Aussie athletes slam AFL players over 'unfathomable' virus gripe

Riley Morgan
Sports Reporter
Former Aussie tennis star Sam Groth (pictured left) is one athlete to mock the AFL after reports senior players didn't approve of being away from support networks. (Getty Images)

Aussie tennis stars John Millman and Sam Groth have offered a sobering reality check to AFL players after reports senior stars are considering ‘boycotting’ the season.

AFL players remain concerned about being separated from loved ones if they are forced into quarantine hubs.

'I DON'T AGREE': Colleagues shoot down Kane Cornes' AFL push

'SCOURGE': Caroline Wilson blasts AFL boss over $10 million deal

AFL chief executive Gillon McLachlan and his decision makers are weighing up multiple states as potential bases for training, accommodation and matches in hubs to restart the 2020 competition.

But while reports suggest some senior players are ready to ‘stand themselves down’, Australia’s tennis stars have offered a reality check about the demands of travel for other athletes.

“Imagine having to travel away from home, family and friends to get paid to play sport for an extended period of time, it’s unfathomable,” Groth said.

The former star was referring to the demands of tennis players to travel around the world to chase prize money, which could see them away from support networks for an extended period of time.

This is in comparison to AFL players who play out the season domestically.

Current World No.43 Millman replied to the tweet with laughing emojis.

Australian golfer Scott Hend chimed in, responding to Groth on Twitter.

"If u expect to get paid for a job u love then u will do whatever it takes to go and get it," Hend tweeted.

"Having a wage secured b4 u even play. Wow some people would give anything to have that option.

"Norhing (sic) is free in this world, do what u can to get rewarded."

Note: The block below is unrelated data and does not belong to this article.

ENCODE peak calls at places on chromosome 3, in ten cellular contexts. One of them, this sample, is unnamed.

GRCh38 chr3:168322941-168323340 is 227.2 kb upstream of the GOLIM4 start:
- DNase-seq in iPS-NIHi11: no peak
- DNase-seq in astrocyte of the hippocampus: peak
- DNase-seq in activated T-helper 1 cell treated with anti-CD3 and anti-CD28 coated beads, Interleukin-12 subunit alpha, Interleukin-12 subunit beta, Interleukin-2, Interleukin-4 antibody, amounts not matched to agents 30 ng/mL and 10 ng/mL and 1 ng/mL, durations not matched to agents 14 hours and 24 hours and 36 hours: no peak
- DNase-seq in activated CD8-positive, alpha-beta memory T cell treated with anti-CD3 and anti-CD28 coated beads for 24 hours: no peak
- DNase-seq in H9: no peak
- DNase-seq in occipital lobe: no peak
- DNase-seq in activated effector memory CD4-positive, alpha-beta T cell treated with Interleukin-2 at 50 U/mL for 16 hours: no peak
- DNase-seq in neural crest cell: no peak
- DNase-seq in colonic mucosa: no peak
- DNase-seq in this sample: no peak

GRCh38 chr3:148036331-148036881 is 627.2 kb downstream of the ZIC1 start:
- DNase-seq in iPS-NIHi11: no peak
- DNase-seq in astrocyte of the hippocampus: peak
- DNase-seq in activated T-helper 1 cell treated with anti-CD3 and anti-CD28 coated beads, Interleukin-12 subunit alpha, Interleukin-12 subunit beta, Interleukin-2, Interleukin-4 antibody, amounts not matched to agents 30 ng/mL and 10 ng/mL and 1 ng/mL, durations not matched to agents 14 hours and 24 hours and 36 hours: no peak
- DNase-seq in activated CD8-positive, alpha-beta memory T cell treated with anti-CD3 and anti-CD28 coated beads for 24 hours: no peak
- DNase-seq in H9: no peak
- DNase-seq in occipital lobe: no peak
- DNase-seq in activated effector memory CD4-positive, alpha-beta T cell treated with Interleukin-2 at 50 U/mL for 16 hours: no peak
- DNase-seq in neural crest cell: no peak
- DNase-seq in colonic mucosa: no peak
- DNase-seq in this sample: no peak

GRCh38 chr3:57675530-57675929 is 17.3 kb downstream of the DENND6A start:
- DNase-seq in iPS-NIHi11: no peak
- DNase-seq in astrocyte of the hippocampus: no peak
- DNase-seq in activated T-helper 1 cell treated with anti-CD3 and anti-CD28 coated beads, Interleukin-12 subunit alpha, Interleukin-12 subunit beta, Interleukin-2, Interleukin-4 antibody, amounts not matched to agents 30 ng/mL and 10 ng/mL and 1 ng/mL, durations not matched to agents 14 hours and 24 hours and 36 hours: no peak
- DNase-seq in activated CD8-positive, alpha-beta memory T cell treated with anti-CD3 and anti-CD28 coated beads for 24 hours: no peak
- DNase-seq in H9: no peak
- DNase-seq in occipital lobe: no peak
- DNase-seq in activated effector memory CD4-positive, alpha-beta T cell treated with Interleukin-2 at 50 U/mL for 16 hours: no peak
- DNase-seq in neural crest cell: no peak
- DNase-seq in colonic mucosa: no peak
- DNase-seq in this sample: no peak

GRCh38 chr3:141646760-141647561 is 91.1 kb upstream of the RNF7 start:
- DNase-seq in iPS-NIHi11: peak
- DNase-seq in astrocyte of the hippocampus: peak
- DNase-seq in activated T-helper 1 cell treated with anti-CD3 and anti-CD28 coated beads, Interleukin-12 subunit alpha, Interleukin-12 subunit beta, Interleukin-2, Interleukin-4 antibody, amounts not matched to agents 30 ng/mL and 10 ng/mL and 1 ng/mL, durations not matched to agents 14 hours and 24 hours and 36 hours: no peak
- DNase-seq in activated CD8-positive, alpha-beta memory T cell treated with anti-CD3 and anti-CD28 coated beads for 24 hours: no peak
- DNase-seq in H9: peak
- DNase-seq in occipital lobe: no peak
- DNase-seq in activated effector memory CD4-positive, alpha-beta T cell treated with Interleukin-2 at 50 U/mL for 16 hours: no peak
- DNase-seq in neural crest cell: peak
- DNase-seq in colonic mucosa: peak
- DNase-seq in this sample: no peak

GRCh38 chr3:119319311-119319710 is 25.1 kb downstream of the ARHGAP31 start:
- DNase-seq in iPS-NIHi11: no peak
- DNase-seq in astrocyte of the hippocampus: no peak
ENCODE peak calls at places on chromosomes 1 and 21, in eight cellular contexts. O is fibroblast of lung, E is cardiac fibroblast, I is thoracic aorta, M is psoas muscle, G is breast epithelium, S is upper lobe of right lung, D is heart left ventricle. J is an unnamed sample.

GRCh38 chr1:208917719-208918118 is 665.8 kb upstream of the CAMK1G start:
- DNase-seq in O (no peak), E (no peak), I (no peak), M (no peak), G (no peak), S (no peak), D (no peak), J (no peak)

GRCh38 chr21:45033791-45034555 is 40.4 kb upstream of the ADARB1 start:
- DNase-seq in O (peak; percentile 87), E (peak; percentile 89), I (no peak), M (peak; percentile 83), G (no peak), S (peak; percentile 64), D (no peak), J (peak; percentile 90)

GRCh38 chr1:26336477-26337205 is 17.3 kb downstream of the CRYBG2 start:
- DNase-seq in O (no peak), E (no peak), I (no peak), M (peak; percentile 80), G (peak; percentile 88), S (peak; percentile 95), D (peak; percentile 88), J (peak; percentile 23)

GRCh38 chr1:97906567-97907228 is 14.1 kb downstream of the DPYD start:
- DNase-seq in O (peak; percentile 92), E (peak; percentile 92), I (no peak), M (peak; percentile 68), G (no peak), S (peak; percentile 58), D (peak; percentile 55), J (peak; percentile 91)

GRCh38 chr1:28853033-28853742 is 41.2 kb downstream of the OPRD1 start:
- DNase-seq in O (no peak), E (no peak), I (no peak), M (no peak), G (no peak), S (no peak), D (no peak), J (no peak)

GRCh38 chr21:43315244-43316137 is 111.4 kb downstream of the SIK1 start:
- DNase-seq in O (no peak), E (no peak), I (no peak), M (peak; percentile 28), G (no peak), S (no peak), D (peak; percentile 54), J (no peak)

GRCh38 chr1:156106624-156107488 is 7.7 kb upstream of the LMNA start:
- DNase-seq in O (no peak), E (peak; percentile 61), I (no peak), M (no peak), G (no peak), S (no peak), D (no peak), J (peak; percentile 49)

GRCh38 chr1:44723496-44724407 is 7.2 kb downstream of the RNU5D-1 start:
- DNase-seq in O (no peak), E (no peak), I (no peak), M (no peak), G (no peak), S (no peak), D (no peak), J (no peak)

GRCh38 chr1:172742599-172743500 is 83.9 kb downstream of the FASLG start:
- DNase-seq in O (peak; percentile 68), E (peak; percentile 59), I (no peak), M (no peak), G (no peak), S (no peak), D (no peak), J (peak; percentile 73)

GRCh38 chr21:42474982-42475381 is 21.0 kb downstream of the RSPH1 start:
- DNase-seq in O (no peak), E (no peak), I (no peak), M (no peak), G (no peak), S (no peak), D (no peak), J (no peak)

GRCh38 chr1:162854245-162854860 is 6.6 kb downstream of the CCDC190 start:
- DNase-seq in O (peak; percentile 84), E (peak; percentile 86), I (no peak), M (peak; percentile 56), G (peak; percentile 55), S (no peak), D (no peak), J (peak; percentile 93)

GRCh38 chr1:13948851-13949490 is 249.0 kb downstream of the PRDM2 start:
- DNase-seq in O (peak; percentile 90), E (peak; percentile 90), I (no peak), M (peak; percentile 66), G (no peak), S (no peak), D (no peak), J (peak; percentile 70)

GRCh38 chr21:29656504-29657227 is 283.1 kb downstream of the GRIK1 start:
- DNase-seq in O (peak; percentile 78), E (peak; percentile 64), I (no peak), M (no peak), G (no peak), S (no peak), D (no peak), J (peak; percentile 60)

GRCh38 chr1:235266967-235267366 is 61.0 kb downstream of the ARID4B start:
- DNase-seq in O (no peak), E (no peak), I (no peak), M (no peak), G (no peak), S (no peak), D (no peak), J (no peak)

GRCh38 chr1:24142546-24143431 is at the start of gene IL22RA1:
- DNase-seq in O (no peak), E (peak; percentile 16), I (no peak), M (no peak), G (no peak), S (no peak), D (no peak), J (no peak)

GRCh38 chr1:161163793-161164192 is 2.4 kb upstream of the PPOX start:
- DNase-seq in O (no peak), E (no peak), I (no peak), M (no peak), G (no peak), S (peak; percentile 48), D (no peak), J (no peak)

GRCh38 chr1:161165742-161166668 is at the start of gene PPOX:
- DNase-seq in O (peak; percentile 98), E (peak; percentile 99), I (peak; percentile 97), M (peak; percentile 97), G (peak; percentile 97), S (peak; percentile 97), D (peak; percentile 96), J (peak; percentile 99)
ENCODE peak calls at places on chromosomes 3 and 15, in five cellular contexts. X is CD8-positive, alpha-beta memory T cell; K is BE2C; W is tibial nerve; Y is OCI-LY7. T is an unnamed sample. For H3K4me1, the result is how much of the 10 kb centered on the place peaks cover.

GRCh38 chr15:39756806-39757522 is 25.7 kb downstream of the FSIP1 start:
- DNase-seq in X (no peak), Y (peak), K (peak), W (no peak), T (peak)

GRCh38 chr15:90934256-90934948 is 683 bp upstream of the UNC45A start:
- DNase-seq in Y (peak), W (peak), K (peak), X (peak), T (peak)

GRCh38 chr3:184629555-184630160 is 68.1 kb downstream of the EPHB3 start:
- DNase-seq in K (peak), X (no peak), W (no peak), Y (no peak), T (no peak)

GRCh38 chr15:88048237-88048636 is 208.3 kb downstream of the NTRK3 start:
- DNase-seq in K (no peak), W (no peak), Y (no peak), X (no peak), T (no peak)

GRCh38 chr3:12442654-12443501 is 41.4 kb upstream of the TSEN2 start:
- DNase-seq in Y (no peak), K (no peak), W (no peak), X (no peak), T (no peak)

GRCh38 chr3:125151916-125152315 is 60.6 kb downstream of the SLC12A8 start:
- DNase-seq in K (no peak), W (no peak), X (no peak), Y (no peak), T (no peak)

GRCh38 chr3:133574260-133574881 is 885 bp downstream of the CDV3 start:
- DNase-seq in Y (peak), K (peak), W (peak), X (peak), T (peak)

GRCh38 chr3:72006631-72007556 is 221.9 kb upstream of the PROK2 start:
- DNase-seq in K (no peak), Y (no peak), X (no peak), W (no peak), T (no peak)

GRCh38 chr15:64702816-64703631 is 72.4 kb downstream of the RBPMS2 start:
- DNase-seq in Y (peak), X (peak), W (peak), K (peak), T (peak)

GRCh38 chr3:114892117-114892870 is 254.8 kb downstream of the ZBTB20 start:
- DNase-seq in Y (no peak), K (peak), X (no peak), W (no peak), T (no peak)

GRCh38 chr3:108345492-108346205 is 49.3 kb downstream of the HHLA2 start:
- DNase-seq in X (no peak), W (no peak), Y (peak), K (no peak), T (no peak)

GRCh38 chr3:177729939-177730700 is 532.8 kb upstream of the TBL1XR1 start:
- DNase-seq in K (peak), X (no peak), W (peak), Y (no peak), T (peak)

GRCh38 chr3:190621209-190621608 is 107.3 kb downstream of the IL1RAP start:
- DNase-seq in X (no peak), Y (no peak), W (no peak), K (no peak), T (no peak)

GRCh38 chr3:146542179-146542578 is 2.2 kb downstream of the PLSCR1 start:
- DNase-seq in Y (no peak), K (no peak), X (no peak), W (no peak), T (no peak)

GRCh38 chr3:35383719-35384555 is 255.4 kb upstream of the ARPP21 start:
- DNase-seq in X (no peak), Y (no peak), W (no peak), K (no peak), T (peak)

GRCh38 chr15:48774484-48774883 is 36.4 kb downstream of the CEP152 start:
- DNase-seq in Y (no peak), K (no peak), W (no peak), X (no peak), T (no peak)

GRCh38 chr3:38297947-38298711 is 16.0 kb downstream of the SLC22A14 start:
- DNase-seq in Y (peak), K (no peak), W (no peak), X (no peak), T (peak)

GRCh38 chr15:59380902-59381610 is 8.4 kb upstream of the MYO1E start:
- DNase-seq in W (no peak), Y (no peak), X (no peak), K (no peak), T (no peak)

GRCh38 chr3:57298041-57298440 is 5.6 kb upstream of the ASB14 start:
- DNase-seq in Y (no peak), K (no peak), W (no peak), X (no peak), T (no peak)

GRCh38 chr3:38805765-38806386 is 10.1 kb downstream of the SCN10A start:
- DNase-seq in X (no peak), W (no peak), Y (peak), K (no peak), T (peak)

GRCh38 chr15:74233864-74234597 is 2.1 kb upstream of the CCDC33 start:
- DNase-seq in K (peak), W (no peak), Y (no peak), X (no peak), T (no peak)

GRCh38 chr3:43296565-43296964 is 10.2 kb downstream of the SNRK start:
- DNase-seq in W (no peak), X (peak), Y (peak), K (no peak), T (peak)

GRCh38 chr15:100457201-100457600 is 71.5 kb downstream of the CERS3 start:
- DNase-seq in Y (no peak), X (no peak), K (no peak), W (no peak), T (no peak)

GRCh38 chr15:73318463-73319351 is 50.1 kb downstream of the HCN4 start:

Former Test cricketer Dean Jones shared his opinion on the stance on social media.

"Lucky they weren't cricketers!! We stayed overseas 3-4 months at times without families !" he tweeted.

Groth clarified his tweet and admitted he feels for the AFL cohort, but “extraordinary” times may call for extraordinary measures.

“I love my footy as much as anyone. I know, it’s hard being away from your support networks, from home, family, friends. It’s tough on your mental health, draining. I agree the players didn’t sign up for this, but these are extraordinary times. But they also wouldn’t be the first,” he wrote.

The AFL players found some support from fast-bowling legend Jason Gillespie who replied to Jones’ dig.

AFL hub not sitting well with senior players

AFL Players' Association boss Paul Marsh on Tuesday delivered the AFL's reboot plan to the playing group, with the "worst-case scenario" involving players staying in hubs for up to 20 weeks.

That would be split into two blocks, beginning with an eight-week period consisting of a compact training schedule followed by five weeks of matches.

Speaking to SEN Breakfast on Wednesday, Marsh stressed that was only a starting point in negotiations.

"The players want to do everything that they reasonably can to play but the world has shifted significantly here," he said.

"We're all of the understanding right now that the hubs are the only way we're realistically going to get the season started, given the border closures in South Australia, Western Australia and Queensland.

"But there's a bit to work through in terms of the detail around all of it and we've just got to keep working through it.

AFL CEO Gillon McLachlan speaks to the media during an AFL press conference at AFL House on March 22, 2020 in Melbourne, Australia. (Photo by Darrian Traynor/Getty Images)

"There's a lot at stake here but there's also a lot of issues that the players fairly have."

Marsh said players' individual circumstances relating to families and loved ones were a priority for the AFLPA.

Many are hopeful they will be allowed to take their families into the hubs, and AFL Media has reported senior players have threatened to stand themselves down over the issue.

Adelaide's Rory Sloane, Steele Sidebottom of Collingwood and North Melbourne's Todd Goldstein are among the leading players who have publicly expressed concerns over their families' hub involvement in recent days.

However, the expected cost in doing so is a stumbling block for the AFL, which is already facing its biggest financial crisis because of the coronavirus pandemic.

"The AFL's position is that they have an issue with bringing families in, but from our perspective it's a significant issue for the players with families," Marsh said.

"The AFL is well aware that that's an issue for us and we'll just need to keep working through it."

With AAP